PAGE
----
If you’re trying to market a new game, then stating that it shares elements with the “Cthulhu mythos” is often a big selling point. The strange, paranoid setting can spring up in all sorts of environments and needn’t be tied to a time zone or genre. Black Legend isn’t rooted deeply into the mythos but it definitely has some shared elements.
Black Legend has a rather novel setting for this turn-based strategy/RPG hybrid – the mist-shrouded port city of Grant, set somewhere in the 17th century. Your band of brave or foolhardy mercenaries go in armed with swords, halberds and muskets as they battle cultists, wild dogs and far stranger enemies as they progress through the city.
In terms of gameplay, you create your first mercenary from a limited set of largely cosmetic options before outfitting the rest of your four-person band. You can also develop a deeper roster of others back at the barracks where they can be swapped out for more as you progress or find the need to replace the fallen.
Black Legend also has a rather novel approach when it comes to character class. Your choices for character class are based on the equipment they carry and can be swapped pretty much at will. The more levels a character gains in each character class, the better skills and proficiencies they gather, but you can swap between battles pretty much at will between fourteen different character classes.
Black Legend sees your party, usually represented between battles by just your character, wander around the city, knocking on doors where there are lit torches indicating that an NPC within may have a side-quest or other information for you. You can also choose to evade enemies who travel the map in real time with areas of observation around them, so no random encounters here.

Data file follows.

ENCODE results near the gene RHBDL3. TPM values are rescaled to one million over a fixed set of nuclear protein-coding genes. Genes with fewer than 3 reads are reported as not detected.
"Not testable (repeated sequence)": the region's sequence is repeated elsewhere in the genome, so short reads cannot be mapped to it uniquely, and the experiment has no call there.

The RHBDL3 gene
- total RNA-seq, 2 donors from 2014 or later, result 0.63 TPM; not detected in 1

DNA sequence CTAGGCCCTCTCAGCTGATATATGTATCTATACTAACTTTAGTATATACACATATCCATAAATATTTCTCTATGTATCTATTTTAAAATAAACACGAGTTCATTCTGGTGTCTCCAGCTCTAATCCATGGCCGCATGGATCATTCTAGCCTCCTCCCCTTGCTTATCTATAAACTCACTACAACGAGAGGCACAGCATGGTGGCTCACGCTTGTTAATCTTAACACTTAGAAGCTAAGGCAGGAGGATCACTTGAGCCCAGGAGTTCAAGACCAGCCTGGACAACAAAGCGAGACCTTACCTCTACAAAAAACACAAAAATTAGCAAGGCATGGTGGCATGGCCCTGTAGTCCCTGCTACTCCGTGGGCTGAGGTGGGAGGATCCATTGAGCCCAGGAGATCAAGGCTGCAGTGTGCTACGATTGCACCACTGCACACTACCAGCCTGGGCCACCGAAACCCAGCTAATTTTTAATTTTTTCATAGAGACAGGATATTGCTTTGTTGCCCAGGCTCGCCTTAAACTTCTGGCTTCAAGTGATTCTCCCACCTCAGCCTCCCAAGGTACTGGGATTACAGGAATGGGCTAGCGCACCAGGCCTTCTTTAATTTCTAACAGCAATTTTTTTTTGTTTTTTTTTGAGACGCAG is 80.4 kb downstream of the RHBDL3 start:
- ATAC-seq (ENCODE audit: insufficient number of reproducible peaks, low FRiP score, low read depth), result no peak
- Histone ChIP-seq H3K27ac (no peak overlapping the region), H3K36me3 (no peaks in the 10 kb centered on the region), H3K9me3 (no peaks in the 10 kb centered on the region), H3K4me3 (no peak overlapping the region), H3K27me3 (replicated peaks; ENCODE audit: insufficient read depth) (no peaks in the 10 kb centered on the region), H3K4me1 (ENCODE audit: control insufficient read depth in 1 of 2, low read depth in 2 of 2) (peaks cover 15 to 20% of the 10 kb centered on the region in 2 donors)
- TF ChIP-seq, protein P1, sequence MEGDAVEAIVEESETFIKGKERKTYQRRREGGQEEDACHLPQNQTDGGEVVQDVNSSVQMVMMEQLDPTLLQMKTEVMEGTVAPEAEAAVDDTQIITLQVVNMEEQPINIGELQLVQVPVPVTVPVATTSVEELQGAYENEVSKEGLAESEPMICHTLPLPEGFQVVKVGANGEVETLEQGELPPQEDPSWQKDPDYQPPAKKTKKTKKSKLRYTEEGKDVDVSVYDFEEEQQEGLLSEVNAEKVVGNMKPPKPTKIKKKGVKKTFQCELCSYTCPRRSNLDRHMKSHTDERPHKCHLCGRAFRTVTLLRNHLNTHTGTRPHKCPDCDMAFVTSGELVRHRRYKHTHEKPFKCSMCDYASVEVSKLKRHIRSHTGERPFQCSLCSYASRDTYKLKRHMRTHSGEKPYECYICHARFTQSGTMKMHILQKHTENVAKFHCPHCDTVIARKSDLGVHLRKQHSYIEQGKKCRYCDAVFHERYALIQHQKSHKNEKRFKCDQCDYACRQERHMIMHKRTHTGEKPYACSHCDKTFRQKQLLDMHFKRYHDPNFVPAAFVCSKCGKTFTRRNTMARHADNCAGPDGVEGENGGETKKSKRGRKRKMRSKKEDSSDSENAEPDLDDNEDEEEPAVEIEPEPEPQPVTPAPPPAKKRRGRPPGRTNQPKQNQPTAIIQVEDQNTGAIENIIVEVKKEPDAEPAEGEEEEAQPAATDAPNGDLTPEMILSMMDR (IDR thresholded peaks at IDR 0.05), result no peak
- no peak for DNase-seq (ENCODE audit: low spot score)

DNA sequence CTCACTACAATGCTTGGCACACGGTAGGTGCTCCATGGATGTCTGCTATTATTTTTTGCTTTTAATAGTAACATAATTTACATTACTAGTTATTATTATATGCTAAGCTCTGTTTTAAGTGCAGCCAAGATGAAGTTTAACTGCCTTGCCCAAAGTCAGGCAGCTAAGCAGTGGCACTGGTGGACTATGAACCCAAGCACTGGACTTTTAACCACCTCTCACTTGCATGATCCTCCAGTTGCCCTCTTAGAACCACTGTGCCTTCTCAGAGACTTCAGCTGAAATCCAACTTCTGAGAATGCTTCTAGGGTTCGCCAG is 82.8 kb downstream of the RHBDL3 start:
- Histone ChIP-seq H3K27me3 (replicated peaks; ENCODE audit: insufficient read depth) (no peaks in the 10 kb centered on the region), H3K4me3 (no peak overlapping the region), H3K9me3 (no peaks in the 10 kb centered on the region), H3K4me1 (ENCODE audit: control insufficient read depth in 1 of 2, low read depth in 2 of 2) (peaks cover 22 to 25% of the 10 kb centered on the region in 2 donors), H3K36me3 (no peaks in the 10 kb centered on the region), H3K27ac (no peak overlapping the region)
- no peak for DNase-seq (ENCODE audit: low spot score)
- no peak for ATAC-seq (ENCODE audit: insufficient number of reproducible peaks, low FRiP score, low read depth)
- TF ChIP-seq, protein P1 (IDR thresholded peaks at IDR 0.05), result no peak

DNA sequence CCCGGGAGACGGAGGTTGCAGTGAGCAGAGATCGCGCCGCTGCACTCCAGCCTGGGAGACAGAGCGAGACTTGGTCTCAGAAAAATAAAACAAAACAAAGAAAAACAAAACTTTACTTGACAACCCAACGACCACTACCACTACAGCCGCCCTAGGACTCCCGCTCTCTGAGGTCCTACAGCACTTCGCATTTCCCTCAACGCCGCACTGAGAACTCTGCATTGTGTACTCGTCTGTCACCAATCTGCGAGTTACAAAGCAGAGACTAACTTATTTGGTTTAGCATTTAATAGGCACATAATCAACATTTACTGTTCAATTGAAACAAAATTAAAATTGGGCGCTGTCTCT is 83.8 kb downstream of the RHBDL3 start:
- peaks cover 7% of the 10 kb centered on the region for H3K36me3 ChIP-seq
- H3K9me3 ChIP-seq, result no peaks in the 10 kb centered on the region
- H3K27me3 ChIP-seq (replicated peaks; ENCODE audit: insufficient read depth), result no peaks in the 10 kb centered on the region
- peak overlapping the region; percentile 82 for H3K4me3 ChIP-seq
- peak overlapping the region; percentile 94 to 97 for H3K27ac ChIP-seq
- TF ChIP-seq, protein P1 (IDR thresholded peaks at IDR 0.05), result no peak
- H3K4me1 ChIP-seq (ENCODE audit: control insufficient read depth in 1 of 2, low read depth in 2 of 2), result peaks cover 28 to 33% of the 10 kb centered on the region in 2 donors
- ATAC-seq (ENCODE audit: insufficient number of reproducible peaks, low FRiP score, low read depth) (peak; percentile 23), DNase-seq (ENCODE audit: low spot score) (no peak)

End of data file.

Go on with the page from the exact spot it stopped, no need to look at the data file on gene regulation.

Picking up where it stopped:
When you do run into bad guys, which will happen very often, you will move to a turn-based approach that follows in the foot-steps of the legendary X-COM. You position your squad, taking care to keep an eye on facing foes as attacks from the flanks or the rear do extra damage, and then make your moves. Most characters can only make one attack per turn but can take some other actions, as well as making use of “one shot” objects such as thrown knives or grenades.
Interestingly, there is no RNG when it comes to your chance of striking an enemy. Every time you swing, you’ll hit, with the damage being the variable. Ordinary attacks will do damage but what you really need to do to succeed is to keep an eye on the “body alchemy” of the game. Certain attacks will give the target a stack of colour coded “humours”. If you can set up a matched pair of humours and then make a catalysing attack, you’ll do lots of extra damage, as well as some nifty status effects if you have the right skills or equipment.
Another strange twist on the theme is that there is no “zone of control”, so characters can freely move through the tiles around their enemies and break contact to move behind them. This means that you can almost always make a flanking or rear attack. Careful use of placing your characters close together can block some enemies from being able to make these moves, but then beware of area of effect weapons such as Molotovs, grenades or blunderbuss!